MCFADDEN, P. J., RICKMAN and MARKLE, JJ.
Johnson was tried and convicted in DeKalb County on one count
each of armed robbery, aggravated assault, and possession of
a weapon during the commission of a felony, all crimes that
occurred in that county. He was sentenced to life in prison.
At trial, the State presented evidence that Johnson was
involved in a five-day crime spree that covered three other
counties, with incidents in Cobb County and Fulton County
preceding the DeKalb County incident, and additional crimes
in Gwinnett County following the DeKalb County incident.
Following the denial of his amended motion for new trial,
Johnson appeals, raising three enumerations of error,
including that the DeKalb County trial court erred by
allowing evidence of the crimes in Cobb County and Fulton
County. Finding no error, we affirm.
in favor of the verdict, the evidence presented at trial
shows that at about 5:30 p.m. on November 1, 2011, a female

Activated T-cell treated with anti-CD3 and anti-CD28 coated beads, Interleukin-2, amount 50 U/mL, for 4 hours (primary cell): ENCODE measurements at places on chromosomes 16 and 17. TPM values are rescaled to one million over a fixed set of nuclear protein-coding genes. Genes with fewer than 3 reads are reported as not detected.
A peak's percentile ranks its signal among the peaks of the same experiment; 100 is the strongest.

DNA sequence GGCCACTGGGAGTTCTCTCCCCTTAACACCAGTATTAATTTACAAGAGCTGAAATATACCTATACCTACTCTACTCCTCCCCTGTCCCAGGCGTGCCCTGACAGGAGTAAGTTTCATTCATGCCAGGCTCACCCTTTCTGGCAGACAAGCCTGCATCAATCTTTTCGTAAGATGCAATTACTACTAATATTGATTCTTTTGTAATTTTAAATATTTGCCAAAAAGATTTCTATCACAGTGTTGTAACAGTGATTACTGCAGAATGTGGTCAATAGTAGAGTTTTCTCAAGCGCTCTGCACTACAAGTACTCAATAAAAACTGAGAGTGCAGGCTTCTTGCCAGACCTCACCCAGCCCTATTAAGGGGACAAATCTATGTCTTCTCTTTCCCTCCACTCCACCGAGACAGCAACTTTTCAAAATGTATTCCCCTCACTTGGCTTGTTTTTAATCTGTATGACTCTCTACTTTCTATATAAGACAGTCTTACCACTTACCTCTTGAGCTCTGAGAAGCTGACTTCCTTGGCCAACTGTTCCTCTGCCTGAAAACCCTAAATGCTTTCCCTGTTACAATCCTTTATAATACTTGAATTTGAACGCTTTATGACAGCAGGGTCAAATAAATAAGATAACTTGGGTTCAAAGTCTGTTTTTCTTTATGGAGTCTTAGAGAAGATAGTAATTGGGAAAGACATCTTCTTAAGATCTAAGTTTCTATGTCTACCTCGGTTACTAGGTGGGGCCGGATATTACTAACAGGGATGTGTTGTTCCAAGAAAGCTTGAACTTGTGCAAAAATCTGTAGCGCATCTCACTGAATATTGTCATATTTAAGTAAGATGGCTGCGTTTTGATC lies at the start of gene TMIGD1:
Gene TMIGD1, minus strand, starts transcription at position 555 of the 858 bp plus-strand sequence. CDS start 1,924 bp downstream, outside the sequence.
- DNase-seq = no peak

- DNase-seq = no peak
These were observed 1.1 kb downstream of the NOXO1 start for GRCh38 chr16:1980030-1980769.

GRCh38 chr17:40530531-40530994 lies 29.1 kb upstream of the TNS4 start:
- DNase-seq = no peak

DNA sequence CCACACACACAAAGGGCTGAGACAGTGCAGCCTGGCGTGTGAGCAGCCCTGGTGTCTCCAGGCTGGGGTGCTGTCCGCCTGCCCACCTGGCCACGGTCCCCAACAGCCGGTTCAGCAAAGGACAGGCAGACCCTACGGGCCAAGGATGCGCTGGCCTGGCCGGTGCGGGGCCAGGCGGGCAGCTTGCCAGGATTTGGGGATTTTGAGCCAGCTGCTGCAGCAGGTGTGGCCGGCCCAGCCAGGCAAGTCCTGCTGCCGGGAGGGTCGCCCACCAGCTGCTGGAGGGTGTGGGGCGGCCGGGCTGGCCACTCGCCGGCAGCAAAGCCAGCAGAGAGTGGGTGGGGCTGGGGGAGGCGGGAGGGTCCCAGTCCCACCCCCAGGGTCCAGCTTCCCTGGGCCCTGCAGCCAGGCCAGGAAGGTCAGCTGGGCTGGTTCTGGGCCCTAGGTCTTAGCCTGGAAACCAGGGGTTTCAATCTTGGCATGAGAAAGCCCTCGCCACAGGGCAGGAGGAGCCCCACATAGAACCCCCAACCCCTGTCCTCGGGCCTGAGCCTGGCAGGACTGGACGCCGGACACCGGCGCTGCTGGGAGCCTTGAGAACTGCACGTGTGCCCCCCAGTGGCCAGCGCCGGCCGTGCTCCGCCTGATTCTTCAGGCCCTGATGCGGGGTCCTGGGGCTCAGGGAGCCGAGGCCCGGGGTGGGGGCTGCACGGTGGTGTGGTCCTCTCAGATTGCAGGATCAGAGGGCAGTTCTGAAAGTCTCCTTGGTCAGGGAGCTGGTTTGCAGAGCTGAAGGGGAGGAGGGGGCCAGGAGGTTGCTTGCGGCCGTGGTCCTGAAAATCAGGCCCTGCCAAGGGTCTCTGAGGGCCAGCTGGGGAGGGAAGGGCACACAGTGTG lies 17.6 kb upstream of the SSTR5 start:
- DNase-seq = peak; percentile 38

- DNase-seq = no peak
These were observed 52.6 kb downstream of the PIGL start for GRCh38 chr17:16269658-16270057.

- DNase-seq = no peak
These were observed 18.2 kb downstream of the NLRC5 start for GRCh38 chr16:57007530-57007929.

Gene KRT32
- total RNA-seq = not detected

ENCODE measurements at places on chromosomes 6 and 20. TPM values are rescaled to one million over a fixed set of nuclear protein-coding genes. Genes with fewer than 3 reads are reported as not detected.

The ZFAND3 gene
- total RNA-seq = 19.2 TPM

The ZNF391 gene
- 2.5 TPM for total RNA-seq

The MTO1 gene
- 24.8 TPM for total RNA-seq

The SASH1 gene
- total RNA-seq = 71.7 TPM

victim and her granddaughter were assaulted at a service
station in Cobb County. A black man wearing a black-hooded
jacket, with the hood pulled down over his forehead,
approached the victim from behind as she was getting out of
her car and said to "give it up." The two argued
and started scuffling as the man tried to take the
victim's keys. Eventually, the man put a gun to the
victim's forehead, snatched her keys, and pushed her to
the ground, breaking the victim's arm and shoulder. The
man also pointed the gun at the victim's granddaughter to
force her out of the car. The man then drove off in the
victim's black Chevrolet Cobalt. The victim's
billfold, including identification cards, credit cards, and
cash, was in the vehicle when the man left. A red truck
appeared to leave in coordination with the perpetrator. At
the DeKalb trial, the Cobb victim identified Johnson as the
man who assaulted her in Cobb County.
days later, at approximately 12:30 a.m. on November 4, a
woman driving a blue 2007 Honda Civic was assaulted at a gas